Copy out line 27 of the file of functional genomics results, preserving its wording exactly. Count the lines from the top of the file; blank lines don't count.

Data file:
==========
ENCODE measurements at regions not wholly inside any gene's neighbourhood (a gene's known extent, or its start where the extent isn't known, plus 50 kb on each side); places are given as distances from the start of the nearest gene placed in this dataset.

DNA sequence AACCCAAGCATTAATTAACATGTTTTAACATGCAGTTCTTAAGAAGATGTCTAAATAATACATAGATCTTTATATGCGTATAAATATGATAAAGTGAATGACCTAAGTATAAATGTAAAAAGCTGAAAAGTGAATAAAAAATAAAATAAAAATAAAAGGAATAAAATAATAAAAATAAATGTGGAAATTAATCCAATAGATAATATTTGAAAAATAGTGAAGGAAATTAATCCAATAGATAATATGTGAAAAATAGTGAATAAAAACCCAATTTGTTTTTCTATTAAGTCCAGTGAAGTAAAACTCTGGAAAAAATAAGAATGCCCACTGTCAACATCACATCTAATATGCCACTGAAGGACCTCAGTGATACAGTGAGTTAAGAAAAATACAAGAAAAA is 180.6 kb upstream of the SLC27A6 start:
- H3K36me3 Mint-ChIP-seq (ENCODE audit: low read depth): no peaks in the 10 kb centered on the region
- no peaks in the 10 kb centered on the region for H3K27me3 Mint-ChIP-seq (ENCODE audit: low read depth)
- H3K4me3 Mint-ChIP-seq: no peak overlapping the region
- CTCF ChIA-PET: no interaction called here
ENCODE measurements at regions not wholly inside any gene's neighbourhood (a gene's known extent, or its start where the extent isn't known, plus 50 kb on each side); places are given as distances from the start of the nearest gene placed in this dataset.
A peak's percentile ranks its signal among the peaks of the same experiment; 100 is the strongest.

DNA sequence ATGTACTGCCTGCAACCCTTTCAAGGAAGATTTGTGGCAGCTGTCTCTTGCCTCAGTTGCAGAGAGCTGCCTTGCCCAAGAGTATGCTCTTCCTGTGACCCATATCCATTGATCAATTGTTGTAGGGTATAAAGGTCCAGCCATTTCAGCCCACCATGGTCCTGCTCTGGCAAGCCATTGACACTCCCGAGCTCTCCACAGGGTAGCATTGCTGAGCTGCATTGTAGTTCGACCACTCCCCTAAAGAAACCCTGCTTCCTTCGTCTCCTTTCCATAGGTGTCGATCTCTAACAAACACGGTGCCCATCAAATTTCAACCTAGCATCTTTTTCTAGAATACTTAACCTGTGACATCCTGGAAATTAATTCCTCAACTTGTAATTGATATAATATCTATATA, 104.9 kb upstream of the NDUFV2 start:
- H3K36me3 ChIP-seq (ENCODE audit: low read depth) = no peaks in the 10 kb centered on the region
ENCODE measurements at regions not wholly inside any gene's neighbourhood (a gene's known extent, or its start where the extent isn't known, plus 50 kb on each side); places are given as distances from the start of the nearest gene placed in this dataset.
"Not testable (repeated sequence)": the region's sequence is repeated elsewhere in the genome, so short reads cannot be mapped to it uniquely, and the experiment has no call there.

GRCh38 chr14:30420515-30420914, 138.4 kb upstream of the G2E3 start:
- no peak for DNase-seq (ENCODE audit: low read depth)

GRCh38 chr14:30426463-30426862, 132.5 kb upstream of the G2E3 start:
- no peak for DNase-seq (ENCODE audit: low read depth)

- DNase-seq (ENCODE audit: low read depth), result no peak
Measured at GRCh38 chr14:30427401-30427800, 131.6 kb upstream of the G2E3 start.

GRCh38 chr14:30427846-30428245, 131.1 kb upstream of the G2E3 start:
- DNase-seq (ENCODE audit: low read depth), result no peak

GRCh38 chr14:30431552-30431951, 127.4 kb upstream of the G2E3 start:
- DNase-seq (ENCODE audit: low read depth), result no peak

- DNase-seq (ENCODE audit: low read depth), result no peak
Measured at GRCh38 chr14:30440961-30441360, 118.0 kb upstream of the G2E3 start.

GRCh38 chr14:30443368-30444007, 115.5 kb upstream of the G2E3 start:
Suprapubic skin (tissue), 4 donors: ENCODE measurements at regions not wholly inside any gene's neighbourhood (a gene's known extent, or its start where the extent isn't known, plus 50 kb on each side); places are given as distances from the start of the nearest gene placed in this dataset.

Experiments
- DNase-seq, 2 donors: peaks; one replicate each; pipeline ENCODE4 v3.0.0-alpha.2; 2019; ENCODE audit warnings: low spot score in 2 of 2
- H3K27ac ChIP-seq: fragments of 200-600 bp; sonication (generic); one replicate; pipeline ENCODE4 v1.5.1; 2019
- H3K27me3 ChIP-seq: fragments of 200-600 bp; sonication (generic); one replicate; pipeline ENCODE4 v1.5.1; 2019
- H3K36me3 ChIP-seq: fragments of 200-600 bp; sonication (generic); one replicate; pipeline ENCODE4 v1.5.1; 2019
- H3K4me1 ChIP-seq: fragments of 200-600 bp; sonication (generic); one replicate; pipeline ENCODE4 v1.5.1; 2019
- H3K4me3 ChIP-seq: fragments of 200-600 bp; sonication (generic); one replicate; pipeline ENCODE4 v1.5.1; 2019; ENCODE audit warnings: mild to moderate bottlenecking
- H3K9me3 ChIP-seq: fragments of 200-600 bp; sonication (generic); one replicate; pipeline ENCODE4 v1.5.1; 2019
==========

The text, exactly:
Experiments